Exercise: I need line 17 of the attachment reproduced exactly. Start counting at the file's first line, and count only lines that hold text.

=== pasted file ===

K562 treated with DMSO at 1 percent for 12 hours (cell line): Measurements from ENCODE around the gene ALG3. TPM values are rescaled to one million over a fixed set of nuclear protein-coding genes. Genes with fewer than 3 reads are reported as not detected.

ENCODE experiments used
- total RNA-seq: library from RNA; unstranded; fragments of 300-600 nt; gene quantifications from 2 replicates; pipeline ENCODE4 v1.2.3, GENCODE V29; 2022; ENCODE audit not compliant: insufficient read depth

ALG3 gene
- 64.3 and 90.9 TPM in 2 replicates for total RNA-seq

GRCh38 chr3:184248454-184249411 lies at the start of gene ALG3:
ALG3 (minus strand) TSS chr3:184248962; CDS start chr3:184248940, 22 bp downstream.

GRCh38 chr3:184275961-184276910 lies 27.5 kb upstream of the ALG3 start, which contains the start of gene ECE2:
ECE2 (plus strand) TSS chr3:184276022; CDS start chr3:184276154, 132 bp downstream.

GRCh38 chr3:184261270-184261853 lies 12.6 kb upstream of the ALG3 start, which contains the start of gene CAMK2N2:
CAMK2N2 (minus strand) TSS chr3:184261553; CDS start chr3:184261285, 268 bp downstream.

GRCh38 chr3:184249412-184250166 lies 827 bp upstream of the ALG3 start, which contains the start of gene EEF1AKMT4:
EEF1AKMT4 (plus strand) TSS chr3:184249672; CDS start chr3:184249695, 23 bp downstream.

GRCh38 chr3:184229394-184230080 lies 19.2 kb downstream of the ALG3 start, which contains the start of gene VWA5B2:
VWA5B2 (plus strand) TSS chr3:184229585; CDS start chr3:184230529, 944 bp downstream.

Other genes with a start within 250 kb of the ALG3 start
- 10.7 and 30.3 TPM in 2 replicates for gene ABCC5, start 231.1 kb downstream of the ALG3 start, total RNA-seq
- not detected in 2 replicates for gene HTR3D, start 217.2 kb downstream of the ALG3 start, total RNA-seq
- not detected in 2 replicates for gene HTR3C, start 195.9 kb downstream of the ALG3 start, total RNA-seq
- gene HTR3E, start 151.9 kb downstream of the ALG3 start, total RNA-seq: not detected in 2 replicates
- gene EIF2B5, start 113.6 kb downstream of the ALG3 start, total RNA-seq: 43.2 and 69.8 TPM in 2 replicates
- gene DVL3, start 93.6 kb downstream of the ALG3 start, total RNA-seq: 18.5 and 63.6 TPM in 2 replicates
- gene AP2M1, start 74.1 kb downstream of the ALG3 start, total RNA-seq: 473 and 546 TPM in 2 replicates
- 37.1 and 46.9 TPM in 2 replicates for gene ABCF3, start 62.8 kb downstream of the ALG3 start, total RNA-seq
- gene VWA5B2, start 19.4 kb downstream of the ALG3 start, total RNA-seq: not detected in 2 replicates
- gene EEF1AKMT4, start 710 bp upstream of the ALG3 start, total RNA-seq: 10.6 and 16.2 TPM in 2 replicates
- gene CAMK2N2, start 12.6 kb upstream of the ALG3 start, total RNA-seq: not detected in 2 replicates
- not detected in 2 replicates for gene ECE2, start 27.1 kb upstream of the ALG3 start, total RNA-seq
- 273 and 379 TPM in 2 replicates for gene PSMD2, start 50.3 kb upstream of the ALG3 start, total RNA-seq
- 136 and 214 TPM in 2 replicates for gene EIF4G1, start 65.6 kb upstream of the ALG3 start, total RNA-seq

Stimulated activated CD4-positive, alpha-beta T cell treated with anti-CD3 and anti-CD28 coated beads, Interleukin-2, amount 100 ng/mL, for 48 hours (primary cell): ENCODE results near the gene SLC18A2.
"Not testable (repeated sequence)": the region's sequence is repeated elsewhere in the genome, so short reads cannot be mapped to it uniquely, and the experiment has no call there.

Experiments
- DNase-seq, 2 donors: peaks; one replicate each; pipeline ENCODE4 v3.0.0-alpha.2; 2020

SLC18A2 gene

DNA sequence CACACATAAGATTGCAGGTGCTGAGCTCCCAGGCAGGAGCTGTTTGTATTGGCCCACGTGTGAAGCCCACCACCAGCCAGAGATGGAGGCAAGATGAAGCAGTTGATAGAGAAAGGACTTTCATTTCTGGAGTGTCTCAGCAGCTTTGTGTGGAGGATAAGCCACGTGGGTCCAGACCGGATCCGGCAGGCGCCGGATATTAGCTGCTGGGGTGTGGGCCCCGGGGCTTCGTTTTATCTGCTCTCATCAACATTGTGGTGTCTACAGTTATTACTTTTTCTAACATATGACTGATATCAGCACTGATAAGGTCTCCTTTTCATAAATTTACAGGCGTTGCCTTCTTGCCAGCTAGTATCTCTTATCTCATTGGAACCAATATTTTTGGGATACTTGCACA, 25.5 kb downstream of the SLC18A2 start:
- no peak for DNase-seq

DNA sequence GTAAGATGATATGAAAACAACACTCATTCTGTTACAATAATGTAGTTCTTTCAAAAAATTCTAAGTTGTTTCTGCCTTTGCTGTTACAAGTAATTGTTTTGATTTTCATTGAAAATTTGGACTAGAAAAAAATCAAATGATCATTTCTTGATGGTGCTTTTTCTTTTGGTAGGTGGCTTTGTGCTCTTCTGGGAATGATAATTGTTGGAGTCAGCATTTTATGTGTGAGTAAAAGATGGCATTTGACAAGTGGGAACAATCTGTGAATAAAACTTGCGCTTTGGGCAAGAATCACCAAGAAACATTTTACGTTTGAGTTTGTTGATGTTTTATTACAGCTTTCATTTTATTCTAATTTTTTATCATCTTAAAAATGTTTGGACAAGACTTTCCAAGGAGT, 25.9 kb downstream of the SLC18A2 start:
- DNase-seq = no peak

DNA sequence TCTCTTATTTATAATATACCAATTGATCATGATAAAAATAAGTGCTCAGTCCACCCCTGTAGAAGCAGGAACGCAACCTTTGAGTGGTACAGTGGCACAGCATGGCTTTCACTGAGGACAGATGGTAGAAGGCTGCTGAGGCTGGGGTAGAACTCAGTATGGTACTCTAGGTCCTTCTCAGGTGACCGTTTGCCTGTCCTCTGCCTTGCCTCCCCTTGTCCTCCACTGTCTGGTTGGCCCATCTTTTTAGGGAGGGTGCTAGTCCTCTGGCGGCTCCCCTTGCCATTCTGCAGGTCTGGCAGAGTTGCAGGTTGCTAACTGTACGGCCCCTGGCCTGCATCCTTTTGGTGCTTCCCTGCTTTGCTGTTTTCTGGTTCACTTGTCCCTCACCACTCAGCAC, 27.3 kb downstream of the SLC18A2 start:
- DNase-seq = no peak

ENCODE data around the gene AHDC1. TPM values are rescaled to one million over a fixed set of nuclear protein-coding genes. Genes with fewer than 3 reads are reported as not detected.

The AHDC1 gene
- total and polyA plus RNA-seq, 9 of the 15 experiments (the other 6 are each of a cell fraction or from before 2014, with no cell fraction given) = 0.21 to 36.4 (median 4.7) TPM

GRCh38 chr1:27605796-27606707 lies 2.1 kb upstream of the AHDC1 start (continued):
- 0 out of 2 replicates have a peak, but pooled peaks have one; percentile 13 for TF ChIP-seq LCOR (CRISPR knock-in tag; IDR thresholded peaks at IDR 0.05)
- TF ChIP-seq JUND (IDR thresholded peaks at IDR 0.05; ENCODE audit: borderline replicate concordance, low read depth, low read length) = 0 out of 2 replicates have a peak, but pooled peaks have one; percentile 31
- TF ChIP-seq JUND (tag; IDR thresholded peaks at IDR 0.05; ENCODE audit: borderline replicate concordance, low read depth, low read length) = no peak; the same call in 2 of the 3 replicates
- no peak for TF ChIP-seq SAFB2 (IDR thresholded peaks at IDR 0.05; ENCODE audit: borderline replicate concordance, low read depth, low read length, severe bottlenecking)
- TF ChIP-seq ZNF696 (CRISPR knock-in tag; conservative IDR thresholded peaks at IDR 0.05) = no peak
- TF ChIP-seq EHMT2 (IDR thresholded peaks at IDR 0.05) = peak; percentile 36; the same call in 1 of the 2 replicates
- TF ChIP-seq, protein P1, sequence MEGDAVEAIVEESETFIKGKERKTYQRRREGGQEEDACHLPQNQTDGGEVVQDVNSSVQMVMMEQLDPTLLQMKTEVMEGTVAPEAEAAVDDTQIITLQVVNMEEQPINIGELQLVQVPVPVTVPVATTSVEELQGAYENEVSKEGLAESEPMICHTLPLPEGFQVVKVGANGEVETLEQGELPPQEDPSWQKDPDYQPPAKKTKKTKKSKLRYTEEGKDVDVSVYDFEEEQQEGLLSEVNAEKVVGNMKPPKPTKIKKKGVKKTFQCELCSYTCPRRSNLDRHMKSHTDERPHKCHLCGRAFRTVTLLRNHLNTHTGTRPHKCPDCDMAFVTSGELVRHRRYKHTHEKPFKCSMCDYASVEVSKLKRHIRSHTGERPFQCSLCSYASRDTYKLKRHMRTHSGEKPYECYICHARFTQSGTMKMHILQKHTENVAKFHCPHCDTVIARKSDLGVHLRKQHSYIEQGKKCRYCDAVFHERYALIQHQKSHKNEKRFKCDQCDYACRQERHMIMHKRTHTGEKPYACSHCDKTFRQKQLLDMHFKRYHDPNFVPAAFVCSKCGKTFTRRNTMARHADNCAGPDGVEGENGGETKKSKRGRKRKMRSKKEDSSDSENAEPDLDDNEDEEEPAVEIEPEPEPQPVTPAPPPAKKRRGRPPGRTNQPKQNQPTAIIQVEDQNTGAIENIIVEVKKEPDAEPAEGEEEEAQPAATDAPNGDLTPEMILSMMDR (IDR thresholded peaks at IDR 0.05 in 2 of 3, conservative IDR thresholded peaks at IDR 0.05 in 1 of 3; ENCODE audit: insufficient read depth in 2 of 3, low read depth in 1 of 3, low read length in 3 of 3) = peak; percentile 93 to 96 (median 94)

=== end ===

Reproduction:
- 10.7 and 30.3 TPM in 2 replicates for gene ABCC5, start 231.1 kb downstream of the ALG3 start, total RNA-seq